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Wide operating temperature range
It has a minimum operating temperature of -40º F and a maximum operating temperature of 300º F.
With the addition of the AFR layer in the EPDM roofing product, the overall EPDM roofing system is fire-resistant.
Because EPDM comes in large sheets or rolls, and the seems are fully adhered, there are no edges for the wind to get under and pick up. Asphalt shingles, tiles and metal sheets, on the other hand, are manufactured in much smaller pieces and are more prone to being blown off.
Almost 100% recyclable (check your area)
Ultraviolet radiation resistance
Does not pollute rainwater
What are the disadvantages of an EPDM roof?
Although you can purchase EPDM at department stores such as Home Depot, and install it yourself, you really shouldn't. When installed incorrectly, such as on top of asphalt shingles, an EPDM roof will fail. Only a qualified EPDM installer, such as ourselves, should install an EPDM roof.
Can puncture easily
Depending upon the object and the membrane thickness, EPDM can puncture. No roofing system is 100% resistant to everything. Although a ballasted EPDM, fully adhered roof comes really close. If your building is in an area that's in danger of falling debris, such as tree branches, or heavy foot traffic, opt for a thicker membrane, such as 75 mil. A ballasted roof also helps protect the EPDM membranes from punctures from tree branches.
Without ballast, such as rocks, EPDM is just a large sheet of black or white rubber. Nothing to brag about.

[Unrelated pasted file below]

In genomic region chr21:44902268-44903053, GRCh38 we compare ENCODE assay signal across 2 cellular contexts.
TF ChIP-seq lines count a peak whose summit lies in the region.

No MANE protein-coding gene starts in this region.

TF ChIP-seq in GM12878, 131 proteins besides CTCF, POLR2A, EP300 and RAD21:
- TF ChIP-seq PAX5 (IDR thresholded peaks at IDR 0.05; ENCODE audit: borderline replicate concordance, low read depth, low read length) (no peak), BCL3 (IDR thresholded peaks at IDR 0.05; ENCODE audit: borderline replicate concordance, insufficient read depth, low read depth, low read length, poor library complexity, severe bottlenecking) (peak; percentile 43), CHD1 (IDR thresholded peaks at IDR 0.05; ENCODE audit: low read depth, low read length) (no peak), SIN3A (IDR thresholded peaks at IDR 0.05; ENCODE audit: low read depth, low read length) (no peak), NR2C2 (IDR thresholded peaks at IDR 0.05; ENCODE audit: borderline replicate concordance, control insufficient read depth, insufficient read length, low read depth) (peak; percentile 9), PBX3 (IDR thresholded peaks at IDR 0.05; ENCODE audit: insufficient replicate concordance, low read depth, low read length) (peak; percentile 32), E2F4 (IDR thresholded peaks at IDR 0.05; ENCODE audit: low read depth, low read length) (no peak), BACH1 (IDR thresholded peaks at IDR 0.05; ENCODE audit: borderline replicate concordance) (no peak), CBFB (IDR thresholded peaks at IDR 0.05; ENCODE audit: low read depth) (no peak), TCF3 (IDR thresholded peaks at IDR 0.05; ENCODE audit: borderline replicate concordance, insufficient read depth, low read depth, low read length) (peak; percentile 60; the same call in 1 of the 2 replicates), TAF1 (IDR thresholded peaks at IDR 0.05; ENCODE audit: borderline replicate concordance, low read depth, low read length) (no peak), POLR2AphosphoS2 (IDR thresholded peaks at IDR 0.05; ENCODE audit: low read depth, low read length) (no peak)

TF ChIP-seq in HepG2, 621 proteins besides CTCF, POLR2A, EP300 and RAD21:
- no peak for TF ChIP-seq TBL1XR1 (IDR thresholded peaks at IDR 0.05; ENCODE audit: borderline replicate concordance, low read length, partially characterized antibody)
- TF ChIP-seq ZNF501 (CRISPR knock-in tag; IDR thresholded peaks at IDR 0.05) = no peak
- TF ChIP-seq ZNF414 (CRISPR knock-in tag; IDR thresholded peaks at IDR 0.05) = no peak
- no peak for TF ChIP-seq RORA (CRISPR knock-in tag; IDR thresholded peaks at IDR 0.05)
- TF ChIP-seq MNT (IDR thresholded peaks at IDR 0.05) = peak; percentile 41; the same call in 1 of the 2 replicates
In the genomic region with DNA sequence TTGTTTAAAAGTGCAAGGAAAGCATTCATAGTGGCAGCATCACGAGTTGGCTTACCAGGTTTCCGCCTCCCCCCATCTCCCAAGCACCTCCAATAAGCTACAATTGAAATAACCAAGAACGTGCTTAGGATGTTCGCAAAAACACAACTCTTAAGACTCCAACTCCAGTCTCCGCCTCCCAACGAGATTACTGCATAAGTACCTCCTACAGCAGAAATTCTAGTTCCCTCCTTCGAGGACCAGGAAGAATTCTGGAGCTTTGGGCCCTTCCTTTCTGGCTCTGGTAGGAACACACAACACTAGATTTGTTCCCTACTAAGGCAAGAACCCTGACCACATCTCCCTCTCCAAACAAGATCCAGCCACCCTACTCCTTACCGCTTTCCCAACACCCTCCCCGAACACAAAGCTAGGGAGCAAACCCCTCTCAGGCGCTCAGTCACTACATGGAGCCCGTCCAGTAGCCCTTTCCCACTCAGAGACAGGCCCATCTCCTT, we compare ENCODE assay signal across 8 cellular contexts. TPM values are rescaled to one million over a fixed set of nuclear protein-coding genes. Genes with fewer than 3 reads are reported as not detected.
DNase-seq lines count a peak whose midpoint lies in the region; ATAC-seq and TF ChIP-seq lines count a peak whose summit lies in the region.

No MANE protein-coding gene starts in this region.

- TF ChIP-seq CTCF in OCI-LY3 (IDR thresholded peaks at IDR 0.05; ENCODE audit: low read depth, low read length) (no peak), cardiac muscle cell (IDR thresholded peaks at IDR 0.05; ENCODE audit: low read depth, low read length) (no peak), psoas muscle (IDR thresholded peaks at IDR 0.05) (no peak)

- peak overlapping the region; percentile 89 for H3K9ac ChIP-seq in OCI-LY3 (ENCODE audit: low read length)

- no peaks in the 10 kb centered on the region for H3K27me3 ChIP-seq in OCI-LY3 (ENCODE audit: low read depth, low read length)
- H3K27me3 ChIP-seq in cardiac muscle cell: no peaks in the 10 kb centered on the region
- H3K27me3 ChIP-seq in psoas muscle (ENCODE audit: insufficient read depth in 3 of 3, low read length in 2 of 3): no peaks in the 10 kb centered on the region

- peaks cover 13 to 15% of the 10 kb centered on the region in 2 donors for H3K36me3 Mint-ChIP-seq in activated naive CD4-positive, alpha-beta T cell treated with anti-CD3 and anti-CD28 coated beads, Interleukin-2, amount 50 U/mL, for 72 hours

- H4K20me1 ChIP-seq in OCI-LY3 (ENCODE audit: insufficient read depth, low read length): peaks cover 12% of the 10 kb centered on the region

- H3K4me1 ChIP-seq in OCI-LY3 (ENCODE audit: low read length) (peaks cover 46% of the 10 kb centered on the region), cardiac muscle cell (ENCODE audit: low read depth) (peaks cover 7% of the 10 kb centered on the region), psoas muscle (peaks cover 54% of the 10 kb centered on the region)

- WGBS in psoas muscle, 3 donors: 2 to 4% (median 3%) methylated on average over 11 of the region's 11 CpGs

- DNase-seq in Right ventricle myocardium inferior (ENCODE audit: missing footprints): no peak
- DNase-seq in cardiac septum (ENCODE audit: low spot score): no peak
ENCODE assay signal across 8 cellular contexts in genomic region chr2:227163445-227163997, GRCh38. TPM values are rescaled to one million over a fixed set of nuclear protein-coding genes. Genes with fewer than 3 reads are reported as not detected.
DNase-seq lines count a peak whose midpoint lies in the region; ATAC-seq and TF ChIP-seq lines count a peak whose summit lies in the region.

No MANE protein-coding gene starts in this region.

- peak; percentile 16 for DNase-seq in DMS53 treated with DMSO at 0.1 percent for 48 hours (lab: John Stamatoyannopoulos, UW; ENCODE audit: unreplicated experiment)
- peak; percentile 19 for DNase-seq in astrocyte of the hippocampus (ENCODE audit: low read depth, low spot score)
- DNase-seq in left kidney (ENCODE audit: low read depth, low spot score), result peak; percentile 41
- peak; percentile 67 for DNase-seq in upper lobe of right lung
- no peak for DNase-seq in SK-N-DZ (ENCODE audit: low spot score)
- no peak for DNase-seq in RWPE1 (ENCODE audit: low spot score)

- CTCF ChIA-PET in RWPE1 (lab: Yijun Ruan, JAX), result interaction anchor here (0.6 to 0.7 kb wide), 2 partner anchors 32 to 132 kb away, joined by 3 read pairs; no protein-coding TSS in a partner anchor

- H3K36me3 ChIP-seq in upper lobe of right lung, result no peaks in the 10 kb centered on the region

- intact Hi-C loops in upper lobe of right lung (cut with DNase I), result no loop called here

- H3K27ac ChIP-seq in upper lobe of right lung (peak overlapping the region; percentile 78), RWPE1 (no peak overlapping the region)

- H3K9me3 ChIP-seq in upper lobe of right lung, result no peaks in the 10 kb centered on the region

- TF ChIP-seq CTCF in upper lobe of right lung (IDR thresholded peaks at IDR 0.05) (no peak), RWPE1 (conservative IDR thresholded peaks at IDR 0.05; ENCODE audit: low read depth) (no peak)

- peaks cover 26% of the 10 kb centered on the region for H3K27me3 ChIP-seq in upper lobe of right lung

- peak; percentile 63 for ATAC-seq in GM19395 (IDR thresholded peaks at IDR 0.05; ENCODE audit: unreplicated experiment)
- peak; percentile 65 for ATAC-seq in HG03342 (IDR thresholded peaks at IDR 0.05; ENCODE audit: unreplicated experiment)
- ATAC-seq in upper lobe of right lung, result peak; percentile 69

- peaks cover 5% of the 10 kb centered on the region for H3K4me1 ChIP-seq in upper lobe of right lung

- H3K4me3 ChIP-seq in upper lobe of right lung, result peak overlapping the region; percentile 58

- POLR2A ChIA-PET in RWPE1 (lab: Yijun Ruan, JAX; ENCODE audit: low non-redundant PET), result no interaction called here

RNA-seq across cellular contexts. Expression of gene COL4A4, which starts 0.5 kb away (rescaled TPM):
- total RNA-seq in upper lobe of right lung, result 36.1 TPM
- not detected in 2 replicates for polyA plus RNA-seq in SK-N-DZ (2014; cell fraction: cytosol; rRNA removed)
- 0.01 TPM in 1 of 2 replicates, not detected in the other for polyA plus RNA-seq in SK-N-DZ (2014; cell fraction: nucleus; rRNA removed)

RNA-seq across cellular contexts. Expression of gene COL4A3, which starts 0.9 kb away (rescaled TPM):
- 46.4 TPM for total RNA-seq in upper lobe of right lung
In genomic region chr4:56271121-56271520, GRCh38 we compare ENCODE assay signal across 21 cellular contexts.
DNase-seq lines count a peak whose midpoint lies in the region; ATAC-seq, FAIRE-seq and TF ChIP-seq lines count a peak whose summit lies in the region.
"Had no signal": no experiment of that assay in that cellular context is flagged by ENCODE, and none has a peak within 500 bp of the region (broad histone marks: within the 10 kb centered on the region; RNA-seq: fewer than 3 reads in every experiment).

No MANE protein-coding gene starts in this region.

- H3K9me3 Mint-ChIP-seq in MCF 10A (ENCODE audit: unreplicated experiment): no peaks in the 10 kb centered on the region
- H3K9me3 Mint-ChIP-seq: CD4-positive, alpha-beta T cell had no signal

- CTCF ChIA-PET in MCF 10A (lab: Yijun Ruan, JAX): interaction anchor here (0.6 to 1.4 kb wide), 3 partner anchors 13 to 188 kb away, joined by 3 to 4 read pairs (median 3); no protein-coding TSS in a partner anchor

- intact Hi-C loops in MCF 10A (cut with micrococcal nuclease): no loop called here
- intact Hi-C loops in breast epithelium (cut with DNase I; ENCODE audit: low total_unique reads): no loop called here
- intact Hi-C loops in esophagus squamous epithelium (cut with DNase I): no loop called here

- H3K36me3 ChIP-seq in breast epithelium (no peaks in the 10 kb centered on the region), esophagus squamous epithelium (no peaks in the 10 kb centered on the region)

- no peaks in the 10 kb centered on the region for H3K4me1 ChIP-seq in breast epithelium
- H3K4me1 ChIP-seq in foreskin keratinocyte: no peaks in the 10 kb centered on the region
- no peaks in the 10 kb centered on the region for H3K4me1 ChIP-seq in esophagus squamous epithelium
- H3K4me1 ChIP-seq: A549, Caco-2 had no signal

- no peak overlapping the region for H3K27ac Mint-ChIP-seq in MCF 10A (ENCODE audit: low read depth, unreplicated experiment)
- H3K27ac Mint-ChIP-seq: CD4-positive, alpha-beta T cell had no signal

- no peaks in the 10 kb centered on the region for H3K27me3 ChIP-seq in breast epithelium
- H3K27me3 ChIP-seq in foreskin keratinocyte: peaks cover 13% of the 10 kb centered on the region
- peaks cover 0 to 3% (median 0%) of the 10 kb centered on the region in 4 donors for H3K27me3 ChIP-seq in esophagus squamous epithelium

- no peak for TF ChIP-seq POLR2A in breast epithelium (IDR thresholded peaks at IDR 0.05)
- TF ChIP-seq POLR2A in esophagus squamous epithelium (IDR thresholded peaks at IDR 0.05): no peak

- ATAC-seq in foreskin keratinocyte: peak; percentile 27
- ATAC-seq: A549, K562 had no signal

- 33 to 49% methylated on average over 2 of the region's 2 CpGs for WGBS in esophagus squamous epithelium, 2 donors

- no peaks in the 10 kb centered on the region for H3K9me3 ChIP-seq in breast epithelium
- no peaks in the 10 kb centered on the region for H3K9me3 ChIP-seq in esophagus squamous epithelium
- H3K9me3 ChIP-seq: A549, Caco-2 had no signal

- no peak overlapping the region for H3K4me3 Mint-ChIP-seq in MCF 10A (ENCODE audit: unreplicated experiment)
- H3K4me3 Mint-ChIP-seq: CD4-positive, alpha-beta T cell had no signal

Poor petroleum resistance
EPDM has a poor resistance to petroleum-based products, as it begins to breakdown when it comes in contact.
What is a ballasted roof? What does 'ballast' mean?
A ballasted roof is a roof with something, such as rocks or concrete pavers, to hold the roofing membrane, such as EPDM, down. The ballast also helps protect the roofing membrane from damage, such as from hail, tree branches and ultraviolet light.
I live in Southeastern Illinois and have a flat roof that is 16ft by 35 ft. A roofing specialist gave me an estimate of $4950.00 to install. Is that an average installation cost? Thanks
Seems about average in our market, will likely depend on if it’s fully adhered and if any recovery board/insulation is used.
What adhesive and cleaner are safe to use with EPDM? I read about one adhesive that is used to apply EPDM that states, “Not to be used for rubber to rubber.” So how do you repair tears?
The adhesive for rubber to rubber repairs is called splice adhesive, it’s black in color. Yellow (bonding) adhesive is used for gluing the rubber to anything else.
My roofer’s just installed a thin layer in a valley known for leaks. Just yesterday. I noticed several places with hand size bubbles. What causes this? Should it be redone?
EPDM is strong enough to be installed in a valley and is probably the best solution if it’s a low slope valley near a cricket – there are no laps in the material. I would have the roofer evaluate what could be happening on the interior by accessing the attic.